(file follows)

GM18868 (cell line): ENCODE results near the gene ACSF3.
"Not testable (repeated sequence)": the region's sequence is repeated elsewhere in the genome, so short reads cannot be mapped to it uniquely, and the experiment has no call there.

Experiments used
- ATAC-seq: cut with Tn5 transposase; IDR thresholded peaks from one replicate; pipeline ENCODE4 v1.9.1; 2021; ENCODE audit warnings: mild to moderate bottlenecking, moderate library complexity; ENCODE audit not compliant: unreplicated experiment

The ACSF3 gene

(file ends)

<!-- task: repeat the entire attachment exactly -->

GM18868 (cell line): ENCODE results near the gene ACSF3.
"Not testable (repeated sequence)": the region's sequence is repeated elsewhere in the genome, so short reads cannot be mapped to it uniquely, and the experiment has no call there.

Experiments used
- ATAC-seq: cut with Tn5 transposase; IDR thresholded peaks from one replicate; pipeline ENCODE4 v1.9.1; 2021; ENCODE audit warnings: mild to moderate bottlenecking, moderate library complexity; ENCODE audit not compliant: unreplicated experiment

The ACSF3 gene